Based on what I know of Jesus, based on what I know of God’s grace, based on what I know of scripture, based on what both my heart and head scream at me, I strongly reject the idea that God punished Haiti on account of their sins, or the sins of their ancestors. (I have no idea where the myth of a “pact with the devil” comes from, either.) The larger question is, Why would Robertson understand God in this way? What happened to this poor man that he would construe the terrible destruction in Haiti as God’s punishment? What prevents him from sharing Abraham’s intuition about God’s justice or at least Jonah’s grudging faith in God’s mercy. Especially considering that our Christian faith teaches us that God is revealed perfectly in God’s Son. When given the opportunity to return evil for evil, Jesus instead prays, “Father, forgive them, for they know not what they do.”

It’s just weird. But Robertson’s statement says a lot more about him than it does God.

Footnotes

1. I don’t believe this is an important question. There is no Satan in the Old Testament. The Book of Job’s depiction of “the satan” (not the proper name Satan) should be construed as an angelic being who serves in God’s courts, not as the personification of all evil (why would God be in league with him?). The satan there functions as the modern equivalent of a prosecutor.

Belief in Satan emerged between the Testaments, and the New Testament assumes his/its existence without elaborating on the concept. The New Testament does give us warrant to view Satan as a symbolic representation of evil in the world. Jesus himself uses the idea symbolically when he calls his closest disciple “Satan” [Mark 8:33; Matthew 16:23]. We don’t imagine that Jesus literally believed that Peter was Satan or possessed by Satan. Paul certainly accepts the reality of the devil and its/his minions (c.f. Ephesians 2:2; 4:12), but he says very little about its/his activities, even when given a natural opportunity to so, for instance, in Romans 7, in which he talks about humanity’s enslavement to sin.

Personally, I believe that evil spiritual forces exist. I know this is hard for moderns and post-moderns to believe, but once you accept the reality of God, is it really so much harder? In my view, this belief explains how evil seems to be bigger than the sum of its parts and often takes on a life of its own. These forces oppose the work of God’s kingdom in the world. Nevertheless, because the Bible says so little on the subject, I am reluctant to say how they manifest themselves in our lives and in the world beyond this present discussion.

2. Jonah 4:2
3. Luke 9:51-56

5 Responses to “Taking Pat Robertson’s words very seriously: a brief theological analysis”

  1. Steve Says:

    The truth is that they did make a pact with the devil.

    Now the significance you put on that pact I guess has to do with whether you believe the devil is real or not.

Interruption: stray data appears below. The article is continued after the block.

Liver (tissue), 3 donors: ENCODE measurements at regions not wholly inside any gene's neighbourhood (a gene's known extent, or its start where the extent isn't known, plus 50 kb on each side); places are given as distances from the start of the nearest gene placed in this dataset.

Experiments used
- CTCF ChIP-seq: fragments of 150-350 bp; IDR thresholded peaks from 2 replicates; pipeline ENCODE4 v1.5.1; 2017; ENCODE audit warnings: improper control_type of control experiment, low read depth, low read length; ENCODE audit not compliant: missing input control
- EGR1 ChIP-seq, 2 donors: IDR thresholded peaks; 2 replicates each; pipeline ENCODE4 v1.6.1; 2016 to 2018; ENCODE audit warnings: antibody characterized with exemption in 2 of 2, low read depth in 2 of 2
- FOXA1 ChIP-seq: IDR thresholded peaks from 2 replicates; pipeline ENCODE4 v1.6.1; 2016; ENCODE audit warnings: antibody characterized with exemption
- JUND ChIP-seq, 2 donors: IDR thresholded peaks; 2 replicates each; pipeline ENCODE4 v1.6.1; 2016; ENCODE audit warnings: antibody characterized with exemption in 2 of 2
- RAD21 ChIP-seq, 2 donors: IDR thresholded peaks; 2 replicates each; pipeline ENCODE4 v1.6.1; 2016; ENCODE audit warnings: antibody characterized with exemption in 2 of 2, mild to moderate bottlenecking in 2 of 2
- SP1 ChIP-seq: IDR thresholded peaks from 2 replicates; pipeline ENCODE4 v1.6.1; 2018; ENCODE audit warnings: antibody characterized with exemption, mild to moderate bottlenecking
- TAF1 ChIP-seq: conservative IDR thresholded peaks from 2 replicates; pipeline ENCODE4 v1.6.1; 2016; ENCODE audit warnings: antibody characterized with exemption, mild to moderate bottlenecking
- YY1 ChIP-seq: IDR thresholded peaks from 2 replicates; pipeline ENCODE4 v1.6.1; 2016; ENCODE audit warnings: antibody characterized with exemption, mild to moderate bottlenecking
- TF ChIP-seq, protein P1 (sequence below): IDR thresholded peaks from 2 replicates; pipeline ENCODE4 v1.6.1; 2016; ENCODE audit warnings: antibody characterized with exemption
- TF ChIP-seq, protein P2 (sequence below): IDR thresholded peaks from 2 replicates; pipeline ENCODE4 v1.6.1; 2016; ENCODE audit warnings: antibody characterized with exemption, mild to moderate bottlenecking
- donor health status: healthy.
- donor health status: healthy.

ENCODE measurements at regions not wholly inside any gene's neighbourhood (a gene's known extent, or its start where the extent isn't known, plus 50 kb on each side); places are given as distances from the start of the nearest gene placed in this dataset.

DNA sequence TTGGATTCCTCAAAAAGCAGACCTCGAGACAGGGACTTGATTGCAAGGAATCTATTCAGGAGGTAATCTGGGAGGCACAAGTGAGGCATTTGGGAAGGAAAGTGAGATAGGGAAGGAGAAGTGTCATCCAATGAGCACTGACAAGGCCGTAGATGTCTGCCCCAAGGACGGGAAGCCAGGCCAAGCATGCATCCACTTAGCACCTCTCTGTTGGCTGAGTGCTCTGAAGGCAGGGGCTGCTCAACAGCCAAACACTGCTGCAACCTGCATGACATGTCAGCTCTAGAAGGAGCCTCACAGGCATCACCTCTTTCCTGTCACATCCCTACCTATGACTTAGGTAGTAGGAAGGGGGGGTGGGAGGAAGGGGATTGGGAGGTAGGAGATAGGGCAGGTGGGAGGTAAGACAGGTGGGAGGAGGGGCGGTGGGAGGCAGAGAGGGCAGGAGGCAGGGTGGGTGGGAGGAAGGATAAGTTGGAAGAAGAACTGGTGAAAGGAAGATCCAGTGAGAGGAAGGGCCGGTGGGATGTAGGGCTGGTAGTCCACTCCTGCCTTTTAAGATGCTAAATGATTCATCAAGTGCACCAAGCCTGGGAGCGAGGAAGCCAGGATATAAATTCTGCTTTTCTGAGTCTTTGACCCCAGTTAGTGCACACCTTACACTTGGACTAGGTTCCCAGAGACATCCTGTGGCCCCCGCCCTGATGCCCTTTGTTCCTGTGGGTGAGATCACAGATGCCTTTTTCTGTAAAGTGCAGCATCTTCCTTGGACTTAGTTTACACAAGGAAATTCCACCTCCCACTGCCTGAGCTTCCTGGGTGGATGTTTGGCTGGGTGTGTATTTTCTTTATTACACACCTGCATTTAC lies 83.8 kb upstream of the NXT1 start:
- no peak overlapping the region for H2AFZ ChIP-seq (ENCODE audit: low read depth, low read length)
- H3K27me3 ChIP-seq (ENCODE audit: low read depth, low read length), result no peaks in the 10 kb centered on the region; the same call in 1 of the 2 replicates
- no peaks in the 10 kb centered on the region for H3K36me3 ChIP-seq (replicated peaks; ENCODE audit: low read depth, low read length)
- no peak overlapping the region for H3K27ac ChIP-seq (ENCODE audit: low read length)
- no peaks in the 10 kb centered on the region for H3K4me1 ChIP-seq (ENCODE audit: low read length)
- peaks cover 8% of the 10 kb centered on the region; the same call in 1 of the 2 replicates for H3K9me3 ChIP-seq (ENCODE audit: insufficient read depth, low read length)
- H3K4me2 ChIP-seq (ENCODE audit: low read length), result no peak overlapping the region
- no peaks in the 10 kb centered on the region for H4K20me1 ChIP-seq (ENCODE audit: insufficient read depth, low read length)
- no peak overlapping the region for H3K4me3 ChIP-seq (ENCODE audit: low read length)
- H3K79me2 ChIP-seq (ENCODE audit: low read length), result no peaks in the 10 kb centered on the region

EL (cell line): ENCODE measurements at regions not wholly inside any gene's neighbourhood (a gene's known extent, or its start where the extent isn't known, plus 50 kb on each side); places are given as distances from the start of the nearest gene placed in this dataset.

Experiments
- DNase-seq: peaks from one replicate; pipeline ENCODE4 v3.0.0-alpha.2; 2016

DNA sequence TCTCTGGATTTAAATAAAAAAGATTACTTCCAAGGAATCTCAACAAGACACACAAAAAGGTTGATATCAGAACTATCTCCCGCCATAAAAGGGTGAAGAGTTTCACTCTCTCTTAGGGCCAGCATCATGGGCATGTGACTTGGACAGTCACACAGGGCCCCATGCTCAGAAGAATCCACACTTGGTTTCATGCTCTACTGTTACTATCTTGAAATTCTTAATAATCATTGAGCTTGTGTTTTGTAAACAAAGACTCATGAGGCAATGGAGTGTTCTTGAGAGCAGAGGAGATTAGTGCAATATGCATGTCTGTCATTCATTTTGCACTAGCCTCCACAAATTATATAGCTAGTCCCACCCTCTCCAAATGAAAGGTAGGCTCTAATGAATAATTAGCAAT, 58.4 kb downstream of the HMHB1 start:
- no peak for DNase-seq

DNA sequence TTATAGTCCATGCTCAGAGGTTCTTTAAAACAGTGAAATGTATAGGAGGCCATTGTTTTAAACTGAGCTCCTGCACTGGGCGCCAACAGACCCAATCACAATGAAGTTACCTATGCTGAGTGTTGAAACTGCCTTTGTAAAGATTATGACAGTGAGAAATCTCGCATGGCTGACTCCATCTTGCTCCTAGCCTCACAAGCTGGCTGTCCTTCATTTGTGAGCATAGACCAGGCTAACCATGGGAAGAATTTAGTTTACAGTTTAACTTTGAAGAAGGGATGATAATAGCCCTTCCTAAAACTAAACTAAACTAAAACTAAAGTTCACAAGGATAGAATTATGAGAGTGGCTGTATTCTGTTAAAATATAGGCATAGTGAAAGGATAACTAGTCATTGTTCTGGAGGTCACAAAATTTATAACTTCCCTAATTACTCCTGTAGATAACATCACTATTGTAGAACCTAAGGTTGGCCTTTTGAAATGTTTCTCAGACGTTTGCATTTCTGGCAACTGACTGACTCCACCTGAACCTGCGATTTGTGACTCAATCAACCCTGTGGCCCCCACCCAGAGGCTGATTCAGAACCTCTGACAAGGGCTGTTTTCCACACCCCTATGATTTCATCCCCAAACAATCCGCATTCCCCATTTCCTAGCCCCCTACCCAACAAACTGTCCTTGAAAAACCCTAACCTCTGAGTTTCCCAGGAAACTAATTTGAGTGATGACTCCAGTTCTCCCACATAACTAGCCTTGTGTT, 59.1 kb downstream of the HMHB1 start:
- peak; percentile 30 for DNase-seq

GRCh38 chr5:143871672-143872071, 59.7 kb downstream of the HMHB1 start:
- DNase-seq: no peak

But it is one of Haiti’s founding myths.

    http://muse.jhu.edu/login?uri=/journals/small_axe/v009/9.2laroche.html

    According to Haitian national history, the revolutionary war was launched on the eve of a religious ceremony at a place in the north called Bwa Kayiman (Bois Caiman, in French). At that ceremony on August 14, 1791, an African slave named Boukman sacrificed a pig, and both Kongo and Creole spirits descended to possess the bodies of the participants, encouraging them and fortifying them for the upcoming revolutionary war. Despite deep ambivalence on the part of intellectuals, Catholics, and the moneyed classes, Vodou has always been linked with militarism and the war of independence and, through it, the pride of national sovereignty.

    So, yeah if there is a devil, Haiti made a pact with it. Might explain why even though Haiti and the Dominican Republic share the same island, the Dominican Republic has been far more successful.

  2. Brian Sassaman Says:

    My closest co-worker is married to a lady from Haiti, and he says that the myth is widely believed in Haiti itself. And as crazy as it sounds, I was listening to the Regular Guys and one of them had a good comment. That was if a population believes that it is cursed, then that could have negative effects on that population.

    Of course that has nothing to do with an earthquake, but it could shed some light on how that country continues to suffer so much. I guess it is hard enough for someone to escape from the bad effects of a dysfunctional family, and on a larger scale it must be that much harder.

    What surprised me was the large presence of Christian missions already in place in Haiti. I really hope that out of this disaster that some new hope is borne and Haiti can set its foot on solid ground.

    And I am disappointed that Robertson said what he said. It is only fodder for anti-Christian folks to hold up and ridicule Christians and Christianity.

    We can all pray for the people. From the last suffering survivors trapped in their likely grave (a scary dark hell), to the grieving survivors who’ve lost their families, to the workers there to help. They are all needing a strength from God. Let’s pray.

    • brentwhite Says:

      Interesting and thoughtful words. I’m sure there are any number of good reasons– sociological, religious, political, and economic–as to how and why Haiti finds itself as the poorest country in the western hemisphere. But French colonialism–colonialism in general–was a terrible idea and wrought havoc all over the globe.

      Regarding this response to Robertson, someone on Facebook said it was casting pearls before swine, by which he meant that I shouldn’t dignify his remarks with a serious response. I don’t see it that way. When it comes to religion in America, it seems like only the crackpots with their TV empires and the cynical skeptics get to have the last word. Why should it be that way? (Not that this little blog is a proportional response!)

      • Brian Sassaman Says:

        I agree with you. We should respond to outlandish remarks. Especially when they come from the folks with the biggest megaphones. And I should add that your response was excellent.


  3. […] sins of Haiti, why not start with the French, who enslaved the Haitians to begin with? I have more information on my blog about this, but suffice it to say that the very idea of a “deal with the devil” doesn’t fit with our […]